Herb's Bistro, Phnom Penh Cambodia.

from: Room 28, Lucky Guesthouse. Phnom Penh, Cambodia.

"Sun Dried tomato pizza. Medium. Can you add garlic too?"
"Garlic. You want happy?"
"Pizza. Happy? " I think that his English must be poor and/or the question might be rhetorical. The waiter is diminuitive so we are almost eye to eye. Mine are wide and glassy with incomprehension, like a rabbit, his moist and relaxed, like a bloodhound. I turn for help."
"Do you know what he's asking?"
"No, did you tell him the garlic bread too?"
"Yes." This response to Julie was taken as one for him and we knew from the smile that came over his face that we'd made the right decision, whatever that decision was, because after all, it had made the waiter happy.

"That ride today really got to me. I'm exhausted. This beer is putting me half to sleep "
" After half a glass? You should've put a hat on. The sun is brutal."
"This pizza is good, do you think so?"
"Mmmm. The beer is real strong y'know."
"I'll bet it's because you're tired though."
"Yes, you said so." For some reason this is very funny and we have a good laugh.

Julie is saying something further but I've been distracted by the fellowsg at the next table.
". . . sent me over here, business class, and do you know what my allowance is?"
"One hundred and fifty per diem."
"Yeah, my hotel only costs forty-five so . . ."
"You can spend the rest on food!" At this he mimes out a huge heaping plate of food in front of him and grins. They have a good laugh too, between bites of pizza. They begin discussing Shakepeares 'Measure for Measure.' At the next table sits Leon Trotsky deep in thought. Flipping the pages of a notebook and tapping a pencil on his chin he looks morose and unsettled. He is having spaghetti under a cloud of gloom.

Most people are eating out at the sidewalk tables amidst the fumes and noise of the traffic of the street. We sit inside with the waiter but close enough to see that everyone at Herb's is quite relaxed; expressive faces, raucous laughter, back slapping and voracious pizza eating. Except for Trotsky who just scowls and scribbles.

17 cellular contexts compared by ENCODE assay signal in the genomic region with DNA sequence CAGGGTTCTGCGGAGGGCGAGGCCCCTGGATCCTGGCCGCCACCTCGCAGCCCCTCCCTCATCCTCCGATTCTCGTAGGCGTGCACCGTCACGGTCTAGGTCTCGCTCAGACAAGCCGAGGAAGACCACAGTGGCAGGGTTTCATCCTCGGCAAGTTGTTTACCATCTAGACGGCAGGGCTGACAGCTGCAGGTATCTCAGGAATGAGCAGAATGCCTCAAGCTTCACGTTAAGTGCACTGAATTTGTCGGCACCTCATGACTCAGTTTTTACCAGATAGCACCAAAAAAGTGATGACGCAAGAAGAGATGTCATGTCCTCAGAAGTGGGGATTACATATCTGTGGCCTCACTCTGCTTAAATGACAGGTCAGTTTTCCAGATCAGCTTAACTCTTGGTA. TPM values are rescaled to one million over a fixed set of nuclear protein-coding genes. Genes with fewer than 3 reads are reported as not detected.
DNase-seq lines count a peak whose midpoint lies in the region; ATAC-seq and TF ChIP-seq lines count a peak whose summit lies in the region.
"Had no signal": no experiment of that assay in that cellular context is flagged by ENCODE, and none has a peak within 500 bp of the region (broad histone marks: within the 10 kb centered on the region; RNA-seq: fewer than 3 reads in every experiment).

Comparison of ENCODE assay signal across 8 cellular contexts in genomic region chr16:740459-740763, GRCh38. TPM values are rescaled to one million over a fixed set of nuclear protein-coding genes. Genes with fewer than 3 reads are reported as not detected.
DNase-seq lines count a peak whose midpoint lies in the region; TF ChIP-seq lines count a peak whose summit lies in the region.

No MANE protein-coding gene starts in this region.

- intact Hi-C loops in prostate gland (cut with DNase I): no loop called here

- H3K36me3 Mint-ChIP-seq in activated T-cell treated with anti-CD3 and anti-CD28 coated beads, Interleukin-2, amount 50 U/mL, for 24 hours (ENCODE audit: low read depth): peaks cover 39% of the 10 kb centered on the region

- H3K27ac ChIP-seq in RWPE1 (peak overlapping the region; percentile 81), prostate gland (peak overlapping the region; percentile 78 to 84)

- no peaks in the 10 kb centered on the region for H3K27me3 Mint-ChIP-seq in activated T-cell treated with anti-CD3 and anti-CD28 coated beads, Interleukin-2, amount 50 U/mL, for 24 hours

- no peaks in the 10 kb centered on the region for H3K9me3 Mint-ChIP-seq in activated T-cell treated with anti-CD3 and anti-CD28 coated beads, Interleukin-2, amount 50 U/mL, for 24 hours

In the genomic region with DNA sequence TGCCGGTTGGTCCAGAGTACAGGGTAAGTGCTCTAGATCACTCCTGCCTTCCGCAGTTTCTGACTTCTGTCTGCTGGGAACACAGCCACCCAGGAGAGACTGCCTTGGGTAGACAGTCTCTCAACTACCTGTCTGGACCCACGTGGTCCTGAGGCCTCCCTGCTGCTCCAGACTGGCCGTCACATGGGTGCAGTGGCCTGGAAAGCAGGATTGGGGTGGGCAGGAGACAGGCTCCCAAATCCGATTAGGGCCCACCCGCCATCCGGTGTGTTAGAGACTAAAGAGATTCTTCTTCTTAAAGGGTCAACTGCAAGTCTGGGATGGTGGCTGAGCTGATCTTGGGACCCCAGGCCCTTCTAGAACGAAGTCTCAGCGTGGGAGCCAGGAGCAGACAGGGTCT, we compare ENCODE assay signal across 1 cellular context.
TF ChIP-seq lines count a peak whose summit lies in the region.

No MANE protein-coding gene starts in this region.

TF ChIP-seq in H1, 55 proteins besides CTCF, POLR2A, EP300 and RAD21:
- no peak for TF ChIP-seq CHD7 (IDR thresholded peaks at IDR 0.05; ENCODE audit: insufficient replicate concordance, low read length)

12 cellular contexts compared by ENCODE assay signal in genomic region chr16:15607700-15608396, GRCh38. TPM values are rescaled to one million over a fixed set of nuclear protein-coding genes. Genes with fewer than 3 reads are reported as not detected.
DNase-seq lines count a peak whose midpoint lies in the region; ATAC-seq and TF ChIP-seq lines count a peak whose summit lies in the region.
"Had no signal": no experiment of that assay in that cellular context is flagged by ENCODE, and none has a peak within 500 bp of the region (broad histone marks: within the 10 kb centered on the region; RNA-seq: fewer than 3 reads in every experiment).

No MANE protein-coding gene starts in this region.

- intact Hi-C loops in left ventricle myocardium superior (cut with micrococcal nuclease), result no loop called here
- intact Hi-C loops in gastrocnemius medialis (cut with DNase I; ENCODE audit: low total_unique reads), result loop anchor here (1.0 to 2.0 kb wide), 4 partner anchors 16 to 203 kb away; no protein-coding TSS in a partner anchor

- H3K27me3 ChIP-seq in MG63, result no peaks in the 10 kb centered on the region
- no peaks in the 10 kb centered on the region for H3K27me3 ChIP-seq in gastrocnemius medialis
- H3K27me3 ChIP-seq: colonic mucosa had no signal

"That's really true you know." I turn back to Julie guiltily.
"What's that?"
"They are saying that the most important thing a host or hostess can do when entertaining is to be relaxed." She points to the TV. On it CNN is showing a style segment and someone is making Blinis. Someone changes the channel to a Thai variety show. We cannot tear our eyes away and talk animatedly about the influences of Johnny Carson, Hindi film and the Solid Gold Dancers on Asian programming, a topic easily good enough to carry us through the last piece of pizza and the bottle of beer we're sharing.
"You're still hungry?"
"Ha ha ha!"
"Ha haha wooo!"
"No, I think I must be really tired. Let's get going."
"Do you think Herb is the name of the owner?"

Found later in the Lonely Planet Cambodia 2000 guidebook:
Happy Herb's on Sisowath Quay is as close as you get to a Phnom Penh institution. Apparently Herb taught the local chefs to do the pizzas, and he was always happy - hence the name for pizzas with marijuana as a topping. If you want your pizza to leave you with a grin for the rest of the day (or evening), tell the waiter you want it 'happy' - those with nothing to do for a couple of days might request 'very happy'. Pizzas are about US$4 depending on size.

~ Nigel



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